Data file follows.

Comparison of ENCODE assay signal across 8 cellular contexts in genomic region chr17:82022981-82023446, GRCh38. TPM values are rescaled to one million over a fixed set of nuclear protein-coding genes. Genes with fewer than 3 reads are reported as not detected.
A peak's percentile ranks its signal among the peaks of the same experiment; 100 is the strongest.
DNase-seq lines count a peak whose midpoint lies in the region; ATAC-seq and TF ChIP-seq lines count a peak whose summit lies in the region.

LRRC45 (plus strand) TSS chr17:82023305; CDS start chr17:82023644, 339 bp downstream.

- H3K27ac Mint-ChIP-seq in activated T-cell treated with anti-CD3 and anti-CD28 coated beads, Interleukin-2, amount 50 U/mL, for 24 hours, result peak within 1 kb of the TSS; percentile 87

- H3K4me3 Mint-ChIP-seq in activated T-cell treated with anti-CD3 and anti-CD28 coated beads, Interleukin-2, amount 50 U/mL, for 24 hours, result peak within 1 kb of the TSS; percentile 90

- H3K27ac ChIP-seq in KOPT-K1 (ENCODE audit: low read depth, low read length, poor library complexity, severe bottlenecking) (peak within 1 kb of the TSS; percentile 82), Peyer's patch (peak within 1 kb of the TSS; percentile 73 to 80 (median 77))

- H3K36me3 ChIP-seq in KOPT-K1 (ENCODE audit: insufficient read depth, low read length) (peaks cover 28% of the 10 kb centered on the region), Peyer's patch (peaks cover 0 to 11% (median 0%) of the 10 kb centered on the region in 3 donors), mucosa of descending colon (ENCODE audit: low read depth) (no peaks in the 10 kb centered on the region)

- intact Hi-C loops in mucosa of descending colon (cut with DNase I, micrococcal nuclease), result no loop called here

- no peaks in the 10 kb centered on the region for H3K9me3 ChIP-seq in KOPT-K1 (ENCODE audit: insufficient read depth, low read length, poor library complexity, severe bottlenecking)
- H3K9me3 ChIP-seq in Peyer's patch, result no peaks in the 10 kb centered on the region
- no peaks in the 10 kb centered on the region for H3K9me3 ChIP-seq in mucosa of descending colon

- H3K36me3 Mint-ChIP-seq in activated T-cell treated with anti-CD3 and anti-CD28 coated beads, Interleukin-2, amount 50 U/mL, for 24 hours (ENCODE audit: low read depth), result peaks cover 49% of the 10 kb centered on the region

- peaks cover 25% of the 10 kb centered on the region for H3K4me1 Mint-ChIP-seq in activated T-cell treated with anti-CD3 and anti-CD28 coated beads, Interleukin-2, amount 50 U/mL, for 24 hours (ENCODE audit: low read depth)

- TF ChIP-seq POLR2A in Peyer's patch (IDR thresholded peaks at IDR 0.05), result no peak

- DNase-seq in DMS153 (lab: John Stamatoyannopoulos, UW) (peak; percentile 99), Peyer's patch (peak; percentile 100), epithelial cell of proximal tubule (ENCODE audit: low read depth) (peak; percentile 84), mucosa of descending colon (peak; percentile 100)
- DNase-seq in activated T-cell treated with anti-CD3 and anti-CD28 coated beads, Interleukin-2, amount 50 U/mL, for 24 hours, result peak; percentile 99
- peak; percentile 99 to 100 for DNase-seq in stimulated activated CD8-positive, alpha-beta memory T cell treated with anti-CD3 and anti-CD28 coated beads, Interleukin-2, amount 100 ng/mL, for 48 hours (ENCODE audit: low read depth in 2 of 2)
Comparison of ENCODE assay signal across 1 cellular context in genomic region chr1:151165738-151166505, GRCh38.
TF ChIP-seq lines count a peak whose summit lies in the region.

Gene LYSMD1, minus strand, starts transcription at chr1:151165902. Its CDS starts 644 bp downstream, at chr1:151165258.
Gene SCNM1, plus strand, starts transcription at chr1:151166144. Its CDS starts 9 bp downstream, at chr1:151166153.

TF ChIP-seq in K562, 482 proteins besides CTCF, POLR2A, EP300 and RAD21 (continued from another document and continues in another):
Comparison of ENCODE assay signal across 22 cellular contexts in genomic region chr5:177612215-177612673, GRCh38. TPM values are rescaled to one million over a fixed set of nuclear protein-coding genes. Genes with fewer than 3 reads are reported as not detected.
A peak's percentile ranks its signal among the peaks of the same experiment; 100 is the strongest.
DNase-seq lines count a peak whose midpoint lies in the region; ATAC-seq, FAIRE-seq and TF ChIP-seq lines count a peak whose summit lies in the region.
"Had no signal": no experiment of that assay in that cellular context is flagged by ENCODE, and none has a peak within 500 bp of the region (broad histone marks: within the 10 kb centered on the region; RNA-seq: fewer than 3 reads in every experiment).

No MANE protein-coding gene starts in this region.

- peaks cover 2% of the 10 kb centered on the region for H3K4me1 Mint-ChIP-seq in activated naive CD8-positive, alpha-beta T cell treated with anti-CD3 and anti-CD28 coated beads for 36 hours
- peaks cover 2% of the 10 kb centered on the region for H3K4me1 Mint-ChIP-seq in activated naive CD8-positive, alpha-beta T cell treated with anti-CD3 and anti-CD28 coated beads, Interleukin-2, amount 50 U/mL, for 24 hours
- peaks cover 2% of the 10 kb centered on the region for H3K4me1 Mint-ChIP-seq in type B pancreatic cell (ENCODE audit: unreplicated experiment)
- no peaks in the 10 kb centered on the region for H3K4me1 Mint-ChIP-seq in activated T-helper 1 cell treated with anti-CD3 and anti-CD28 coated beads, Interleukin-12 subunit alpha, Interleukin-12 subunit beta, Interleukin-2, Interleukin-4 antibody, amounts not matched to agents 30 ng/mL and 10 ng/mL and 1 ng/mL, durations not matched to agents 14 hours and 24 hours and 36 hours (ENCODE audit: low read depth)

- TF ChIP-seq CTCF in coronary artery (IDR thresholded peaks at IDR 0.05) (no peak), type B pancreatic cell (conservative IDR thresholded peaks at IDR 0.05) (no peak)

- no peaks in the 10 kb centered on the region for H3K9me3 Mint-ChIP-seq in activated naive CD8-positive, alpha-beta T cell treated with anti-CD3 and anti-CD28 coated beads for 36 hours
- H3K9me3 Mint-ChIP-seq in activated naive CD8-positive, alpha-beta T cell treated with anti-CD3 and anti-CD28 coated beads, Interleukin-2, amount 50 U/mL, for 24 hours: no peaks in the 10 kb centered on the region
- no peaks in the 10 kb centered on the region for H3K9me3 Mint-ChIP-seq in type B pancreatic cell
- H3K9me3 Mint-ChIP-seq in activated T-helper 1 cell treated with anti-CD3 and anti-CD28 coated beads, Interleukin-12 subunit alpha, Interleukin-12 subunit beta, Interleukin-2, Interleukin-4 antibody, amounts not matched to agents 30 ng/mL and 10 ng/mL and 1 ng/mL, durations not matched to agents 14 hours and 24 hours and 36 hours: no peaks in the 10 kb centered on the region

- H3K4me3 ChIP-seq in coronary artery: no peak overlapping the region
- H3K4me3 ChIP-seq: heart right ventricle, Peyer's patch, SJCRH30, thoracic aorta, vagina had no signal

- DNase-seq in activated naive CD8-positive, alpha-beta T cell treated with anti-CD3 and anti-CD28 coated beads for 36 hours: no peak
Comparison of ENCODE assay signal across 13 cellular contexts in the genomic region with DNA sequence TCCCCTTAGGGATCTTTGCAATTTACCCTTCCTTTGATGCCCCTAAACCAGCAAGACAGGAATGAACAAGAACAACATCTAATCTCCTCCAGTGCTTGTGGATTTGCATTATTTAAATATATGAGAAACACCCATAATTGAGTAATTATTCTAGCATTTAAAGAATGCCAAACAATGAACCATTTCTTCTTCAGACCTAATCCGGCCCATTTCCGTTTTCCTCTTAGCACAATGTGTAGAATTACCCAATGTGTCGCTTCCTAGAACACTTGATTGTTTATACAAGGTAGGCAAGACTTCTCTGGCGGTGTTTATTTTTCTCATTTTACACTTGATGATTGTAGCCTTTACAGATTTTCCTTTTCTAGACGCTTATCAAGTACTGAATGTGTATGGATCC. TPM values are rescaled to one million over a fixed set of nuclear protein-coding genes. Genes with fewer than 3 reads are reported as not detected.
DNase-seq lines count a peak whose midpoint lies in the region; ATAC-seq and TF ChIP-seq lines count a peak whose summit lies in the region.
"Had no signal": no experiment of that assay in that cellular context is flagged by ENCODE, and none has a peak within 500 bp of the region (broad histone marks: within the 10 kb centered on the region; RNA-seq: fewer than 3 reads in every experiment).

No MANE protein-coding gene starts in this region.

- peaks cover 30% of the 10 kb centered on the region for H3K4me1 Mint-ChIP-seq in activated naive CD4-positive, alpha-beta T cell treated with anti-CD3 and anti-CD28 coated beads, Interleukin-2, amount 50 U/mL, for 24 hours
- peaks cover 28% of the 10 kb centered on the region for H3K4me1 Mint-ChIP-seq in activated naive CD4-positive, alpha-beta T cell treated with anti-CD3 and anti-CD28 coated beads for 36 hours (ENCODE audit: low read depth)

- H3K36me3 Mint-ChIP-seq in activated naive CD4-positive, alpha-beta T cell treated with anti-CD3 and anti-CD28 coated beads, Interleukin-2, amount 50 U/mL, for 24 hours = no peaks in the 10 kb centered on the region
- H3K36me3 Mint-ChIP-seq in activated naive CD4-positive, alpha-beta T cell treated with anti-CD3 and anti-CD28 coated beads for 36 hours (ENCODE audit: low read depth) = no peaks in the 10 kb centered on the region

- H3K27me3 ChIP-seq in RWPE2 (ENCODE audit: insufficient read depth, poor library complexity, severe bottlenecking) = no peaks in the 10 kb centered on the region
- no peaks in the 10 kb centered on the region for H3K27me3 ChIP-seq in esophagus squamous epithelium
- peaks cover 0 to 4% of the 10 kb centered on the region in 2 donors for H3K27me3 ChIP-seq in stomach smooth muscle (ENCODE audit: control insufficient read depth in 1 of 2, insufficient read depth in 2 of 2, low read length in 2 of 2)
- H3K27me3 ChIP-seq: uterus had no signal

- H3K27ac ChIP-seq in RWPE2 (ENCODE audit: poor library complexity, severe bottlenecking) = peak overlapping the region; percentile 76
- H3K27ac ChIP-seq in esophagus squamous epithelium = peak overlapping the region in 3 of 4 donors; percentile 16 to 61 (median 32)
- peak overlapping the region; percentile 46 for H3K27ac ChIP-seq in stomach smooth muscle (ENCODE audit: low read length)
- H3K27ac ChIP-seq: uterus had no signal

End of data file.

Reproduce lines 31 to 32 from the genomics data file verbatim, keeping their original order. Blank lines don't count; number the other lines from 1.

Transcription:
- peaks cover 2% of the 10 kb centered on the region for H3K4me1 Mint-ChIP-seq in type B pancreatic cell (ENCODE audit: unreplicated experiment)
- no peaks in the 10 kb centered on the region for H3K4me1 Mint-ChIP-seq in activated T-helper 1 cell treated with anti-CD3 and anti-CD28 coated beads, Interleukin-12 subunit alpha, Interleukin-12 subunit beta, Interleukin-2, Interleukin-4 antibody, amounts not matched to agents 30 ng/mL and 10 ng/mL and 1 ng/mL, durations not matched to agents 14 hours and 24 hours and 36 hours (ENCODE audit: low read depth)